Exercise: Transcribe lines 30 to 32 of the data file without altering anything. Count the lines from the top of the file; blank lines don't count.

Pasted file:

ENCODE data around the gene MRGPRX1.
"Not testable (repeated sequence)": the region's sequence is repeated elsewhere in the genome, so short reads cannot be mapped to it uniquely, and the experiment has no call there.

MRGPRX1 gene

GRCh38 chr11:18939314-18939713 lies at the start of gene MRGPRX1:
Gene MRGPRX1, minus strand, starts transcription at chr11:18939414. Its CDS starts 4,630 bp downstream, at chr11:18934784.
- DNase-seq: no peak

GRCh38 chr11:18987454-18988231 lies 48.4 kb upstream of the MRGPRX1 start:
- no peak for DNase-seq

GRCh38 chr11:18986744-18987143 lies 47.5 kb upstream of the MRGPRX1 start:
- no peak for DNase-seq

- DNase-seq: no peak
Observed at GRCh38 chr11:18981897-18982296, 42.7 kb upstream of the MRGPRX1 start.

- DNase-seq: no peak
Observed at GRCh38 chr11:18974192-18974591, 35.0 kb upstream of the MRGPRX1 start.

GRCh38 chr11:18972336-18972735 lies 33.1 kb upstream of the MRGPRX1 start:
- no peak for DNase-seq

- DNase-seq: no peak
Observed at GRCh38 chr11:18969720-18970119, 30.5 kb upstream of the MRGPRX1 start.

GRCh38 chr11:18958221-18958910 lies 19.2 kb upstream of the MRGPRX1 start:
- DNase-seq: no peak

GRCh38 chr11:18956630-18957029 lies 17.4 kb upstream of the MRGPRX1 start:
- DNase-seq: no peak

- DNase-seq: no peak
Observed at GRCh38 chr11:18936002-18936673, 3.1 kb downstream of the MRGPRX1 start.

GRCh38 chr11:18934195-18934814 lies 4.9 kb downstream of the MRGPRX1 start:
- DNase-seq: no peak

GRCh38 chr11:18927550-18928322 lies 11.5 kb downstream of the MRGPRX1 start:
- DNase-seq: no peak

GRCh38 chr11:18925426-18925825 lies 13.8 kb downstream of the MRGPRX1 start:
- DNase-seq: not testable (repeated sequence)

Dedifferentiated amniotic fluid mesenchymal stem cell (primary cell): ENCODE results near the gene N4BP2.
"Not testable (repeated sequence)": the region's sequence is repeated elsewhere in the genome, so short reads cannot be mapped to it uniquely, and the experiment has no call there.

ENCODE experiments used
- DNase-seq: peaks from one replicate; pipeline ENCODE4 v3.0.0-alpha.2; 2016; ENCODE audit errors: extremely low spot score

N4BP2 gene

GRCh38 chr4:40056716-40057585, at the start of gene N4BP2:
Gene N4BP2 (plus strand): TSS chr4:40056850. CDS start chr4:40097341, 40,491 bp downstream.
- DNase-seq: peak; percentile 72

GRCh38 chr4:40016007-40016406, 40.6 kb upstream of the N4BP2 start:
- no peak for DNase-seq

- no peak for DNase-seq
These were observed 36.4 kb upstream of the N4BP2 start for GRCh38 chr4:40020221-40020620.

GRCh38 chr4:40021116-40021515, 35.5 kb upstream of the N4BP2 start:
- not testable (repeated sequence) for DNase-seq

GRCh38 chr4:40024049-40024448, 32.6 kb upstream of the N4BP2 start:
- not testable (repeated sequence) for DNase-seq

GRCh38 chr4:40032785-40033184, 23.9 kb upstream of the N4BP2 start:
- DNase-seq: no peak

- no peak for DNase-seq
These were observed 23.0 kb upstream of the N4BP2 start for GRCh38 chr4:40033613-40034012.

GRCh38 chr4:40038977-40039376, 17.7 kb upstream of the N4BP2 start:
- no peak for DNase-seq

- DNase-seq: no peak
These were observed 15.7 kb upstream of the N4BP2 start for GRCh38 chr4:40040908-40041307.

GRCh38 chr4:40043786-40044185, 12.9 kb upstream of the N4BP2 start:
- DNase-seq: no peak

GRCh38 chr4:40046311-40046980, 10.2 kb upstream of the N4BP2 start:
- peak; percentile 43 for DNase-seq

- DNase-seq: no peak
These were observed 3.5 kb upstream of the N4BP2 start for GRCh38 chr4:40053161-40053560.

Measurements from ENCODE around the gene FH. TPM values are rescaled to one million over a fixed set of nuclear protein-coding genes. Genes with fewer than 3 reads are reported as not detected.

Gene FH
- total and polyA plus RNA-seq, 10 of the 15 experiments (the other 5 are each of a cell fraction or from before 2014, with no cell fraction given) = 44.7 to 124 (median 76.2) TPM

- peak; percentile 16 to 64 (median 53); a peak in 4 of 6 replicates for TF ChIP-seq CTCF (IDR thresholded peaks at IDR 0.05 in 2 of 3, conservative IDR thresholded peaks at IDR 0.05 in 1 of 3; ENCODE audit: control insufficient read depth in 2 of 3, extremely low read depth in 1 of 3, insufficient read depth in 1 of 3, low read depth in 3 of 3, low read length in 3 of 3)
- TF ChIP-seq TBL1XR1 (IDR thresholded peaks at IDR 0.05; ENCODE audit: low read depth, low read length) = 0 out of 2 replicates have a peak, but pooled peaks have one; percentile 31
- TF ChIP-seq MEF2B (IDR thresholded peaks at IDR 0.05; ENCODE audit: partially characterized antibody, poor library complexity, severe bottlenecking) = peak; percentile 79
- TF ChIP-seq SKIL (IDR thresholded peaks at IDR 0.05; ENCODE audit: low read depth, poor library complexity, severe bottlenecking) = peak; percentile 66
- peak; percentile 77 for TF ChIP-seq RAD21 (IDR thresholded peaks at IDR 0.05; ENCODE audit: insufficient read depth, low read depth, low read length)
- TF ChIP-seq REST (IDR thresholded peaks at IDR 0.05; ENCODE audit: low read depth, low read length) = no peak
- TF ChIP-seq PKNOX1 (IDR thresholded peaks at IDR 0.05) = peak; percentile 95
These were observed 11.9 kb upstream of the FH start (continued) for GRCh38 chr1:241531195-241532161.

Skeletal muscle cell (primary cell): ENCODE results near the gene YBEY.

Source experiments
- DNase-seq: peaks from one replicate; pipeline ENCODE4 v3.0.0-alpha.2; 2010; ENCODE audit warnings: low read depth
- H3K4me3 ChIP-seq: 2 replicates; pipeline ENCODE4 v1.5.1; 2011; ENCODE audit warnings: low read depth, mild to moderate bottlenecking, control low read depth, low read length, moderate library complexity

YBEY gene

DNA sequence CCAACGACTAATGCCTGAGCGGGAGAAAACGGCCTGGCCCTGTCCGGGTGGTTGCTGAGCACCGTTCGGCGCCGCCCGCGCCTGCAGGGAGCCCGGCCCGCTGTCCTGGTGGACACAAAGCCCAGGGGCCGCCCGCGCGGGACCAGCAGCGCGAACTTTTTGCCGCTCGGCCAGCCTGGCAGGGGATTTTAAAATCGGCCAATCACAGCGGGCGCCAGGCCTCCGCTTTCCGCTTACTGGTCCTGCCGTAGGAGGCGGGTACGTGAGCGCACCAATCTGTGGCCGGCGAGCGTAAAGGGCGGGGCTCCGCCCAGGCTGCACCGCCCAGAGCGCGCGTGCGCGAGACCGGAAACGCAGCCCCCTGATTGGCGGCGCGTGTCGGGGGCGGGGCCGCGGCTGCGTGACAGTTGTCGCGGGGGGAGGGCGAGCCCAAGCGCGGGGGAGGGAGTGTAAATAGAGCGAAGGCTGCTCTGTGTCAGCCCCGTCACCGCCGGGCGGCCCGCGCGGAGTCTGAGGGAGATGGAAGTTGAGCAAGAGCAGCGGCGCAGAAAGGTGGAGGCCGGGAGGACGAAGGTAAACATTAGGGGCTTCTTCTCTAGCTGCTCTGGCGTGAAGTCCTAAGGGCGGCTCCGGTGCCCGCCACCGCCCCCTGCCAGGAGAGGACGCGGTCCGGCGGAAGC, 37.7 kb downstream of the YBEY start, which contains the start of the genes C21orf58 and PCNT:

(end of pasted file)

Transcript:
- DNase-seq: not testable (repeated sequence)

Dedifferentiated amniotic fluid mesenchymal stem cell (primary cell): ENCODE results near the gene N4BP2.
"Not testable (repeated sequence)": the region's sequence is repeated elsewhere in the genome, so short reads cannot be mapped to it uniquely, and the experiment has no call there.